We need more than talking and giving



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Matthew Mahoney, as well as his brother Michael Mahoney.

Image courtesy of the Mahoney family / Windsor Star

January 30th is Bell Let's Talk Day, when everyone talks about mental illness on social networks.

Talking about mental illness is key. But doing something about it is paramount.

The stigma declined, thanks in part to this event, bBut there is still a stigma.

People with these types of problems should go to a center where doctors specialize

"When you tell someone that you have a brother with schizophrenia, he's a very quick-talking killer," Michael Mahoney, whose brother Matthew died in a bullet in the middle of the city last year, told me.

Matthew was smart, funny and affectionate, but he did not have many friends. Some people called him a stranger.

People are said to fight cancer with courage. People with mental illness fight with courage as well. But we do not say that.

Bell Let's Talk Day has also raised more than $ 93 million for mental health care and research across Canada since 2010. That's a lot of money.

The President and CEO of Hôtel-Dieu Grace Healthcare, Janice Kaffer.

Windsor Star

"But what we have to do now," said Janice Kaffer, CEO of Hotel-Dieu Grace Healthcare, the leading agency for child mental health care, "is that we can not rely on just philanthropy and conversations to make the necessary changes.

"What's missing," she said, "is the whole system-focused investment."

Encouraging people to talk about mental illness is valuable.

But "the system has a responsibility not to stop there, and that's the part where we continue to work," she said.

The Regional Center for Children received an increase of $ 500,000 in its base budget last year. It was the first in a decade. The center expanded its crisis service by hiring more staff and opening at night.

There were 530 children waiting for help from various programs. Now, there are 300. They still expect 10 or 12 days for crisis programs up to five months for intensive residential care.

"No child should expect – no way," Kaffer said.

Hotel-Dieu is still lobbying for an urgent center for mental illness and addiction, something Kaffer calls "imperative" to take care of the "large number" of people suffering from mental illness or dependency that appear in the emergency department .

The emergency department is not the place for people with mental illness.

"People with these kinds of problems should go to a center where that's what doctors specialize in," Kaffer said.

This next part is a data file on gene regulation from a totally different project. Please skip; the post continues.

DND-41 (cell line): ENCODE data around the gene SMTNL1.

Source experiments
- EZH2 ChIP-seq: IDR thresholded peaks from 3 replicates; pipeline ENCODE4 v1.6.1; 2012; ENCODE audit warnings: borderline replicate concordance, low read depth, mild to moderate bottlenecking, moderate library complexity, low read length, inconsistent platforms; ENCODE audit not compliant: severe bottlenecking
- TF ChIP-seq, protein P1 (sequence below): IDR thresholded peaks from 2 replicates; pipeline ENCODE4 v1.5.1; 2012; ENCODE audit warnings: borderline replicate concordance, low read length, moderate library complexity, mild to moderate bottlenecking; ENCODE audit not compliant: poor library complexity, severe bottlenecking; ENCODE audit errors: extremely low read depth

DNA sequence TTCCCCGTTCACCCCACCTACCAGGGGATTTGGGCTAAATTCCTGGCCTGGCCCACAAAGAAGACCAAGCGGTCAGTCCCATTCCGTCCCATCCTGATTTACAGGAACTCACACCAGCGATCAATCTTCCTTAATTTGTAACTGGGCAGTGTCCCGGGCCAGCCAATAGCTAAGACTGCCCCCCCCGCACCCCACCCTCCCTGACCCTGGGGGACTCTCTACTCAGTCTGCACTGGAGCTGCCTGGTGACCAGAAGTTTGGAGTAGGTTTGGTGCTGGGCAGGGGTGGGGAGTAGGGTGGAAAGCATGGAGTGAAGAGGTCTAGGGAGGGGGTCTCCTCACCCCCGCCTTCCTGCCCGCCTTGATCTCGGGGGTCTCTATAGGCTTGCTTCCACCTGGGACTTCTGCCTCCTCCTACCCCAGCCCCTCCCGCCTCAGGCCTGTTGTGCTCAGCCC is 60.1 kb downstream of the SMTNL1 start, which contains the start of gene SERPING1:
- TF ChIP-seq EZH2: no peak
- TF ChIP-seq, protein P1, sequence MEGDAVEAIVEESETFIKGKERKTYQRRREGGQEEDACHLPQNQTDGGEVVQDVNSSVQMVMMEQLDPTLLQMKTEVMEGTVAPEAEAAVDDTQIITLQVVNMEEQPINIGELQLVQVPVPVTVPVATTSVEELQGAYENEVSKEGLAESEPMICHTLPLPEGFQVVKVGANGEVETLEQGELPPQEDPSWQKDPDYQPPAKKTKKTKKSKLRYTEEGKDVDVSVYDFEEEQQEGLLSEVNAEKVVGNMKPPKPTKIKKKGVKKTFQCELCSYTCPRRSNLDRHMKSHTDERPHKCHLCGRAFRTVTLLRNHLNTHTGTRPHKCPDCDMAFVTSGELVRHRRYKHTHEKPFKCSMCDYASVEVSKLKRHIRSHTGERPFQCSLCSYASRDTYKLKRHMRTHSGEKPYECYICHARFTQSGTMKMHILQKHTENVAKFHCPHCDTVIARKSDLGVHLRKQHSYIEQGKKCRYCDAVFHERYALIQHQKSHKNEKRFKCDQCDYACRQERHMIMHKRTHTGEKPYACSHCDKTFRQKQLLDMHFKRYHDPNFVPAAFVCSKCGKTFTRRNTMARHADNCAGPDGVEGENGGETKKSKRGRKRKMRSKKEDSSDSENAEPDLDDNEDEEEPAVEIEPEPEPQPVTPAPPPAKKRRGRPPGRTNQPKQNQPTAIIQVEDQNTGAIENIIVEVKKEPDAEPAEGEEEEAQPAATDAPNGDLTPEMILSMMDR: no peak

We still need more psychiatrists. To help, family physicians can refer patients to the general psychiatric clinic at the Mental and Crisis Center for consultation and counseling. In this way, family doctors can at least provide some care.

Mental illness accounts for about 23% of all illnesses worldwide, but Canada, despite a commitment to spend an additional $ 1.9 billion in mental health care in 10 years, still spends only 7.2 % of their health budget, according to a report released last fall. by the Canadian Mental Health Association. We spend even less proportionately on research. These diseases are manageable, but we do not manage them. We did not intervene early enough or monitored long enough. Many patients expect almost everything – doctors, new drugs covered by public drug plans and community support.

We do not always spend our money wisely, paying too much for expensive hospital care and not enough with less expensive but essential community support.

And because of the limits imposed by law, families have to fight for information about the condition of their loved ones mentally and beg the hospitals to treat them.

For many patients, care is a revolving door.

Hotel-Dieu recruited two child psychiatrists. A new health center with a team of doctors, addiction counselors, social workers and others began to care for those with mental illness and addiction. A new mobile reach strategy is expected to be announced this week. There is more coordination among those who provide care because we can no longer stop collaborating.

But the system has been so underfunded and so fractured for so long.

"The reason I'm still worried is that we're catching up," Kaffer said, "and it's difficult because the need continues to grow."

The most important focus should be on children's mental health.

"That's where we can get more winnings," she said. If we treat children, "we really change the course of their lives."

That's why we need more than talking on January 30. We need a fundamental change that treats mental illness as physical illness.

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